Dangerous border crossings: Nicolas Stemann's merchant in Munich

Fowler, Benjamin (2020) Dangerous border crossings: Nicolas Stemann's merchant in Munich. In: Kaplan, M Lindsay (ed.) The merchant of Venice: the state of play. Arden Shakespeare The State of Play . Bloomsbury. ISBN 9781350110229

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This chapter analyses Nicolas Stemann’s production of The Merchant of Venice for the Munich Kammerspiele in 2015. It argues that the director’s strategies transformed the play into an echo chamber for contemporary moral and mental situations, drawing on a series of global and local contexts (terror attacks; the rise of right-wing populism; Europe’s so-called ‘refugee crisis’) that were causing debates about stereotype, difference and tolerance to intensify in German society. Using suspended screens from which the actors read Shakespeare’s text throughout the performance, Stemann forced critical distance between the play and its contemporary enunciation, creating an elaborate counterpoint that caused multiple forms of exclusion to resonate (not least in the sections that presented Shylock as a Muslim figure). Examining Stemann’s procedures with reference to other directors’ attempts to resist the play’s textual anti-Semitism from within, this chapter explores the questions raised by a production that put Shakespeare’s “comedy” itself on trial. It also seeks to demonstrate how Stemann’s interrogation of the text doubled as an interrogation of the role that classics might play in reacting to contemporary political crisis, particularly in the context of the highly-subsidised German state theatre.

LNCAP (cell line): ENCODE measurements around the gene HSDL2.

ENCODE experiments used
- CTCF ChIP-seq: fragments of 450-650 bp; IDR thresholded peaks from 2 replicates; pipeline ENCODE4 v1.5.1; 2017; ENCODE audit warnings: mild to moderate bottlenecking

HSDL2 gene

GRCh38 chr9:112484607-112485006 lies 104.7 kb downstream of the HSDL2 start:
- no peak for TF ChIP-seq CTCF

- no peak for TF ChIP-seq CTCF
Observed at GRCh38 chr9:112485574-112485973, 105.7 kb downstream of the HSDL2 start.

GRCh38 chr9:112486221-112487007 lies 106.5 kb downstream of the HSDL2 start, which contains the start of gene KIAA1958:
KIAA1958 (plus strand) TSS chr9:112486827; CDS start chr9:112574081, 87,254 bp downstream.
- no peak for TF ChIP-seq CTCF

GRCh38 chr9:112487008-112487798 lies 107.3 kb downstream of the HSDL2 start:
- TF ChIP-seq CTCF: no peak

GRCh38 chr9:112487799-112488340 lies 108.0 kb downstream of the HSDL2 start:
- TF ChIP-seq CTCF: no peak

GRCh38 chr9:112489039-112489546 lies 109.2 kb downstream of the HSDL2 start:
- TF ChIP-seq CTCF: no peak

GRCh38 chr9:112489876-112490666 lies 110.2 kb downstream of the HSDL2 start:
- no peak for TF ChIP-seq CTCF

Item Type: Book Section
Schools and Departments: School of Media, Arts and Humanities > English
Research Centres and Groups: Centre for Research in Creative and Performing Arts
Subjects: P Language and Literature > PN Literature (General) > PN1600 Drama
P Language and Literature > PN Literature (General) > PN2000 Dramatic representation. The Theater
Depositing User: Benjamin Fowler
Date Deposited: 20 Dec 2019 10:44
Last Modified: 03 Aug 2020 13:10
URI: http://sro.sussex.ac.uk/id/eprint/88920
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